I trod on its sands, had my feet lapped by the sea of its shores, learned to ride a horse in its desert in the shadow of its heritage, heard a choral of calls to prayer and church bell rings beckoning people of similar faiths to worship God within its land.
I learned to commute to and from work in a language that often left me speechless, shared laughs with children I could barely communicate with, bought the most intensely tongue-tickling strawberries, mangos, melons and oranges, devouring them before my mind completed the process of comprehension of their deliciousness.
I had my feet rubbed in dust, walked past donkeys and horses as they aided the poorest in their trade, shopped, ate and drunk at the largest shopping mall in the whole of the Middle East.
I exchanged smiles with the toothless, drunk tea with intellectuals, was inspired by the thoughtful and even learned to appreciate the talents of Amr Diab.
I shouted with the repressed, sighed with tired protesters, gave water to the wounded, showed anger at the looters and guided an old lady who was afraid of the huge army tanks stationed along her path.
All in Egypt, the country I’ve grown to love. The country I miss dearly. The country I call home. God-willing, I will be back there soon. InshaAllah.
I could see her from the corner of my eyes, but I didn’t dare lock my gaze with hers. I saw her as she shifted on her feet: a slight step forward, and then a little shuffle back, followed by the placing of a foot in front of her, but then a decision that it wasn’t the best move. Slyly eyeing her hesitation was kinda fun, but I decided to turn my back in case she changed her mind and decided to actually approach me.
You see, this happened in a clothes store in Geneina Mall in Nasr City. It’s an okay sort of place, where you can get some decent stuff for not too much money… hey, they’ve even got a Clarks shoe store (ain’t decently priced in there!), so it’s not a down-in-the-rut kinda mall.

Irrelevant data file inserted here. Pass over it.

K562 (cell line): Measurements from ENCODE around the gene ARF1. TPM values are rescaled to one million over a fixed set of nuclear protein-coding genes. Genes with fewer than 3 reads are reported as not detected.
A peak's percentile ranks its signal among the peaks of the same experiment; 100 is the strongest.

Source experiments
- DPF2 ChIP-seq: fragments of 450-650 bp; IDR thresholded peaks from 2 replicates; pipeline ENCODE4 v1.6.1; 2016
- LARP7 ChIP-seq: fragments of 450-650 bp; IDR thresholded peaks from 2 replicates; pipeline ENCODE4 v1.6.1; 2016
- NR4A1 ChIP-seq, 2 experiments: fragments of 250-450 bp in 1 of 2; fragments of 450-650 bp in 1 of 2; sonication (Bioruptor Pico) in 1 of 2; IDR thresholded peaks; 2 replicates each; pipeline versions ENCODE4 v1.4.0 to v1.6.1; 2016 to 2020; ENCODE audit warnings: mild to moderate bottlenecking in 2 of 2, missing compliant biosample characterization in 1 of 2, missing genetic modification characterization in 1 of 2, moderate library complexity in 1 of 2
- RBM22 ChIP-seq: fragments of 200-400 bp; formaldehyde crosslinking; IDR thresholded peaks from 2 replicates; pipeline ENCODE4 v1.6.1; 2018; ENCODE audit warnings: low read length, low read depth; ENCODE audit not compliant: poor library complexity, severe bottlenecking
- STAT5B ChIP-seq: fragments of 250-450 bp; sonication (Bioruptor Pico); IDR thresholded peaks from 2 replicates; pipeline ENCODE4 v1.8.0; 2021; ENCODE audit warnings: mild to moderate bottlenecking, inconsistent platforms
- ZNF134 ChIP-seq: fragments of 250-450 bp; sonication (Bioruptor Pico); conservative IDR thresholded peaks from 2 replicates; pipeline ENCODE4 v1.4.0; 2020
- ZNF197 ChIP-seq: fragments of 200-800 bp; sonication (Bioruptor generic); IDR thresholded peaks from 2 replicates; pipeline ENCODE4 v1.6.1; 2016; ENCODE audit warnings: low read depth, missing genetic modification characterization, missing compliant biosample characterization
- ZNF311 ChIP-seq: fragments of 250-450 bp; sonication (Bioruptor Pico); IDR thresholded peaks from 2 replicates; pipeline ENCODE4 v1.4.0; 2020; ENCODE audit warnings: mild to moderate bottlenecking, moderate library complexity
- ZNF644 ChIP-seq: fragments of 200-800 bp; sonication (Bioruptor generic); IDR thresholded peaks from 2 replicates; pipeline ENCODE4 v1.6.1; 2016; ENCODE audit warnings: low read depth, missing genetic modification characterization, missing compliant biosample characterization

Anyway, my experience in this mall has always been like this:
– Walk into a shop
– Immediately trailed by a shop assistant (SA) who straightened up the minute I walk in
– See a skirt I like
– Take skirt off the railing
– SA takes skirt out of my hand, assuming I want it
– My jaw drops from shock
– SA says ‘haga tani?’ (anything else?)
But last week, I flipped the script and had a plan… an in-ear plan, and so it happened like this:
– Walk into a shop with earphones visibly in ears (I wear a hijab, so I made sure I put them in from the outside, rather than under from the inside)
– Proceed to a clothes rail and finger through a load of clothes… nothing particularly interesting
– Eye SA shifting in hesitation
– Turn my back to her
– Find nothing interesting and walk back out
What’s the difference? I didn’t get stalked by a shop assistant! Happy days!
I’m telling you, SAs in Egypt have a totally different concept of customer service, which often entails them tailing you in a store, so close that you can almost feel their breath on the back of your neck (or in my case, you can see their breath causing the wave of my scarf)! It’s suffocating to feel that you’re being followed in this fashion, and although I totally understand that they’re trying to be hospitable and provide high-levelled service, taking a garment out of my hand before having the chance to inspect it makes me feel as though a degree of my purchasing power is being snatched too.
The over-enthusiastic even go the extra mile, picking out clothes for me, which are almost always hideous, and add an insulting “Hilwa, wallah!” Sorry? You’re swearing by God that it’s nice?
I can gladly say that I’ve put an end to this madness. My in-ear treatment worked marvellously, and I will never be stalked in Geneina Mall ever again… God-willing. *grin*
– A smug Londoner
I’m going to start with a bit of family exposure here, and I apologise to my brother (well, one of them) for exposing him on my blog. (Don’t worry, bro, I’m not mentioning your name! :))
Okay, so one day my brother got out of our dad’s car (I think he was meant to go into the house to get something) and all of a sudden I thought he was going to fall over, because there something odd going on with his legs as he walked.
It was a cross between a sway and a stagger and a bit of a wobble, and I shouldn’t have been surprised to see this dodgy walk, but the fact that our dad called out, “(brother’s name), is there something wrong with your legs?!” knocked some shock into my system. He was 13 (or maybe 14, I can’t remember now… I’m getting old!) and he’d caught the bop – the infamous weird walk that guys do, as though they’re being pinched in the behind!
(Yeah, my bro straightened up when our dad called out to him, but it didn’t stop him doing it when he wasn’t around!)